Why is change management important for ERP?
90% of the respondents who included change management initiatives in their projects estimated the impact of change management on project success as “very high” or “high.”
Change management for ERP is often treaded as something “extra” instead of an essential step in the overall ERP implementation process. These companies do not realize the importance of change management for their new ERP.
However, most of the ERP technologies will introduce some internal changes within processes and workflows and it is ultimately on businesses to learn and adapt new processes and workflows to improve business productivity.
As the saying goes: “What got you here, will not get you further”.
So if your business is serious about change and moving forward, implementing modern technologies such as an ERP system is a sure way to do that. However unless people within the organization accept the change and learn new ways of doing business including using new solutions, your business will not move forward and can ultimately fail with the ERP project.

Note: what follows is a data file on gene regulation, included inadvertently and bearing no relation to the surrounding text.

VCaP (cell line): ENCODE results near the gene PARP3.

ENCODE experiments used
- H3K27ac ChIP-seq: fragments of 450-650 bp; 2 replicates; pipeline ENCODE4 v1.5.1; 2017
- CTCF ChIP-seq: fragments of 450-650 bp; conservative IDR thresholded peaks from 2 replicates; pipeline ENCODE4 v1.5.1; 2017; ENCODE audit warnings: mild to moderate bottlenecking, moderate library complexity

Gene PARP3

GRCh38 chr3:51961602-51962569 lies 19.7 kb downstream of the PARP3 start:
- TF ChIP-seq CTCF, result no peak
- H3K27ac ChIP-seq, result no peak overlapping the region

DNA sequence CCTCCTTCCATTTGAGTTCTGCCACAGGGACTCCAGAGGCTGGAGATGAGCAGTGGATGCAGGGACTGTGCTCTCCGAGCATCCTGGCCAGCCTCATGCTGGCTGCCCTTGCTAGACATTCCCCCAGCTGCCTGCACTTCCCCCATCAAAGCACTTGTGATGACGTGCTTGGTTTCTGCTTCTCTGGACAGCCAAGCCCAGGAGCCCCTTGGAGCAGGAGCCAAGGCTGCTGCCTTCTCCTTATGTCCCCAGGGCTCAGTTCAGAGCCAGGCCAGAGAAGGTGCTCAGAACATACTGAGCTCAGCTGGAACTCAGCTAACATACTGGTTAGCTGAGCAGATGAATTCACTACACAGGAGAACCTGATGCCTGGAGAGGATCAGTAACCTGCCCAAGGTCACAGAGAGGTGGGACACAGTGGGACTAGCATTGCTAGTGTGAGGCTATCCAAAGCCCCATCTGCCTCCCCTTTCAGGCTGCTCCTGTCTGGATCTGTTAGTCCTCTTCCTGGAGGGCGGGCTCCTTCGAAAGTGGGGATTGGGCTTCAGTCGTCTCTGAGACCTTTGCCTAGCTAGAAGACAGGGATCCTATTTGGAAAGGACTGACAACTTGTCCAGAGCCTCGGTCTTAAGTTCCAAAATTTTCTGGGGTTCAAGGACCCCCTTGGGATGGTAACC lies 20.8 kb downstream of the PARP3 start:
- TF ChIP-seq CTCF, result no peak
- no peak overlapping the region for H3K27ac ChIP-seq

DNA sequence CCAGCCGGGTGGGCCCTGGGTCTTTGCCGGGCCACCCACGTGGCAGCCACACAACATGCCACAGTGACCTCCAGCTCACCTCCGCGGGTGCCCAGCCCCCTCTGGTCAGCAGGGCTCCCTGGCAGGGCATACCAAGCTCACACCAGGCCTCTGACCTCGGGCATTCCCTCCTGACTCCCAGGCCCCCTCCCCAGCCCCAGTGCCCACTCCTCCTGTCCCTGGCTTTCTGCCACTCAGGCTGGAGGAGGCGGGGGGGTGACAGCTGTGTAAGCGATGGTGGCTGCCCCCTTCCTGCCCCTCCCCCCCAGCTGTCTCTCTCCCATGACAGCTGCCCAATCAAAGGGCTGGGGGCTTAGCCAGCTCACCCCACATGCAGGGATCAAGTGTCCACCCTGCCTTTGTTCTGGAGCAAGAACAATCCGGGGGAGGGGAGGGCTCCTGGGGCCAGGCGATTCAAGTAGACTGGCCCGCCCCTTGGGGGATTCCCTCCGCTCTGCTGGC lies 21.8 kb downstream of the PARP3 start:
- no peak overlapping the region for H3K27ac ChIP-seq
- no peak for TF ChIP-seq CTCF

Therefore, the business value of change management is this – companies often justify technology investments by developing business cases. There’s an implicit assumption in every business case that’s along the lines of, “our business community will use the new ways of working (the technology, the processes, the governance framework, etc.) as it’s designed.” You’ll probably never see this assumption written down, but it’s there.
Unfortunately, this does not always happen and businesses do not achieve the business benefits and outcomes as they would by learning using their new solution to its fullest.
Read more on: The Importance of Change Management after ERP Implementation: An Information Capability Perspective.